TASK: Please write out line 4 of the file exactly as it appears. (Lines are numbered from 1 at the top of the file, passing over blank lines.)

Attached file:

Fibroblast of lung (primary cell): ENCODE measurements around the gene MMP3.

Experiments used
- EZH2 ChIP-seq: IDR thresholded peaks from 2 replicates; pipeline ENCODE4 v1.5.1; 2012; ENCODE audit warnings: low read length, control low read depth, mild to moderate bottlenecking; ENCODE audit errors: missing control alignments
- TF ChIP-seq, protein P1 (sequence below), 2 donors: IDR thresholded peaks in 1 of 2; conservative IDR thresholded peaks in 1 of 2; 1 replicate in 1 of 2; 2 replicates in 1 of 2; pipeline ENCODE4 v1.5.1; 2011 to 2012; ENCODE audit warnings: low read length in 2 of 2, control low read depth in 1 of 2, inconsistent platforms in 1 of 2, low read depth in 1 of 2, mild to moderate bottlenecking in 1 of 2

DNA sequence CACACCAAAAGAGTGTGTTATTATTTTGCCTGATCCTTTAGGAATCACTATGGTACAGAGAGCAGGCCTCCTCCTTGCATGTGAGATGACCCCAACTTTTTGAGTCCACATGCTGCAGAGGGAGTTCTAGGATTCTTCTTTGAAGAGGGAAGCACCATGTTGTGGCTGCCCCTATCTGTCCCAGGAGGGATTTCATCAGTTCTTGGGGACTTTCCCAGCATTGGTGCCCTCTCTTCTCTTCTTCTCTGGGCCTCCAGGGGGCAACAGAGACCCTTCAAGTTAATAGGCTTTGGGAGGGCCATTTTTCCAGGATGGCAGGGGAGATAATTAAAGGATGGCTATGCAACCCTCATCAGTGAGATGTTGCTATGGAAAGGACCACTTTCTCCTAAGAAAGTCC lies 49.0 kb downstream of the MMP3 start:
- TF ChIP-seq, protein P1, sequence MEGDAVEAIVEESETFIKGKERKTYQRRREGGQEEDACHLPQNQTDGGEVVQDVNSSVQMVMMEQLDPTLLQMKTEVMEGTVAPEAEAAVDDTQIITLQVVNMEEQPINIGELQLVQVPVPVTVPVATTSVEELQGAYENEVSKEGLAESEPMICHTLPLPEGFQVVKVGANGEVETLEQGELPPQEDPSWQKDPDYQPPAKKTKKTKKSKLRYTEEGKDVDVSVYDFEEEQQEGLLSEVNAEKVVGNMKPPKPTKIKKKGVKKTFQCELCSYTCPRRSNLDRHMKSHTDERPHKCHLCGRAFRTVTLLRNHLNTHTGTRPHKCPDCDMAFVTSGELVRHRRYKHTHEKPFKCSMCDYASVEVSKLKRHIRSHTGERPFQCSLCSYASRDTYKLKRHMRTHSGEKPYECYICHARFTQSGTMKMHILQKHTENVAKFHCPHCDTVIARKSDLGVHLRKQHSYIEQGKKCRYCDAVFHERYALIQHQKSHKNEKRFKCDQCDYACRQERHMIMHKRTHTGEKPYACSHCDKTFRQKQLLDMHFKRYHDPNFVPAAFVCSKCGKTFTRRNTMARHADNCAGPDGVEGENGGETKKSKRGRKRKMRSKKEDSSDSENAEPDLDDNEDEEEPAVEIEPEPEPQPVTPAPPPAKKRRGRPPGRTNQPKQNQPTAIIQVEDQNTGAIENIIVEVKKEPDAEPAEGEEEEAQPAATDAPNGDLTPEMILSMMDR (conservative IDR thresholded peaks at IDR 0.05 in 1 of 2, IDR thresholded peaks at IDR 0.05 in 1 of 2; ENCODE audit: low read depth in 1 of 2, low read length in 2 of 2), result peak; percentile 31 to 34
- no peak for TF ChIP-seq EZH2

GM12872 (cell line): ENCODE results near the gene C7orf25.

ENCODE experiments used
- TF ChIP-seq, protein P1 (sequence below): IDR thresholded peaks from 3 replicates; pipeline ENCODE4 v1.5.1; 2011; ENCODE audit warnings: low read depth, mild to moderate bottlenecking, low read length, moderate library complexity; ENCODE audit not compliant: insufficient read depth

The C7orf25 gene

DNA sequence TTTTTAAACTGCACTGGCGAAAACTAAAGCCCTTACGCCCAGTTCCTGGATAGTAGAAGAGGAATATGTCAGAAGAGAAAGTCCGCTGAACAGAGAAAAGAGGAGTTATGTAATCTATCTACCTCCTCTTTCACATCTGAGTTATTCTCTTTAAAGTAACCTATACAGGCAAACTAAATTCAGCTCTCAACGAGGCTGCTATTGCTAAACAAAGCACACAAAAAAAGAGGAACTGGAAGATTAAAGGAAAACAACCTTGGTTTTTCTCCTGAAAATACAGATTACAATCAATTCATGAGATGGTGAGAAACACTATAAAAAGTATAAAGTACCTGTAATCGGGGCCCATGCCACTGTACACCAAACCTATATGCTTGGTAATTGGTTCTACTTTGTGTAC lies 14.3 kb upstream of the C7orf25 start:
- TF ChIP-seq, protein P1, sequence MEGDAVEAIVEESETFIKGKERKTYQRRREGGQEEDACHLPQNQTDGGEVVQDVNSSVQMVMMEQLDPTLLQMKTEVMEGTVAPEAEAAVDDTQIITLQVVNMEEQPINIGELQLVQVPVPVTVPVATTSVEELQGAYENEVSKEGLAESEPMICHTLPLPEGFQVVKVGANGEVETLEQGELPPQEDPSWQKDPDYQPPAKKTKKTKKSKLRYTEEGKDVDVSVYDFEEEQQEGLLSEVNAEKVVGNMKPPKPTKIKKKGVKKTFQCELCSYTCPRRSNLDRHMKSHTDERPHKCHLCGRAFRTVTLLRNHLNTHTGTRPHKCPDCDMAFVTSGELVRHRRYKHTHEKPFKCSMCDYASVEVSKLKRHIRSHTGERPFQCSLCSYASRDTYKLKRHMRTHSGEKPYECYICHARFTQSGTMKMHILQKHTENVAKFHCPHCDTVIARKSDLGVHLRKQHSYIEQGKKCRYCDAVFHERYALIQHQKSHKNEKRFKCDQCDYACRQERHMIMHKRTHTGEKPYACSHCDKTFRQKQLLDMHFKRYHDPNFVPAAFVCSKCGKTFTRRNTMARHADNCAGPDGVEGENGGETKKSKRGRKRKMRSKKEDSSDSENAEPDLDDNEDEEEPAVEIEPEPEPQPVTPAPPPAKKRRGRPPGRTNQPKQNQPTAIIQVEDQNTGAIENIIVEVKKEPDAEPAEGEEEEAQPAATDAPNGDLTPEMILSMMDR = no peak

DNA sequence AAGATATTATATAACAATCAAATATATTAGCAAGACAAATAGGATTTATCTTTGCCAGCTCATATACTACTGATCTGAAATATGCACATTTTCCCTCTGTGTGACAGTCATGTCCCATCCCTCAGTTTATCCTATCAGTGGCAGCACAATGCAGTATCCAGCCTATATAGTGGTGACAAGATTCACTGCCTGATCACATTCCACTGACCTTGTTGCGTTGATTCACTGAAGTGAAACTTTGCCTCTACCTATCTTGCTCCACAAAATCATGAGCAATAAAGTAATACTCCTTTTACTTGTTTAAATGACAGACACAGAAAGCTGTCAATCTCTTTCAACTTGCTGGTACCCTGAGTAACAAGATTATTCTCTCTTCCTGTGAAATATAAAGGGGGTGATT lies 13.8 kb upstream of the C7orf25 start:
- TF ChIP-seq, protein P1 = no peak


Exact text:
- TF ChIP-seq, protein P1 (sequence below), 2 donors: IDR thresholded peaks in 1 of 2; conservative IDR thresholded peaks in 1 of 2; 1 replicate in 1 of 2; 2 replicates in 1 of 2; pipeline ENCODE4 v1.5.1; 2011 to 2012; ENCODE audit warnings: low read length in 2 of 2, control low read depth in 1 of 2, inconsistent platforms in 1 of 2, low read depth in 1 of 2, mild to moderate bottlenecking in 1 of 2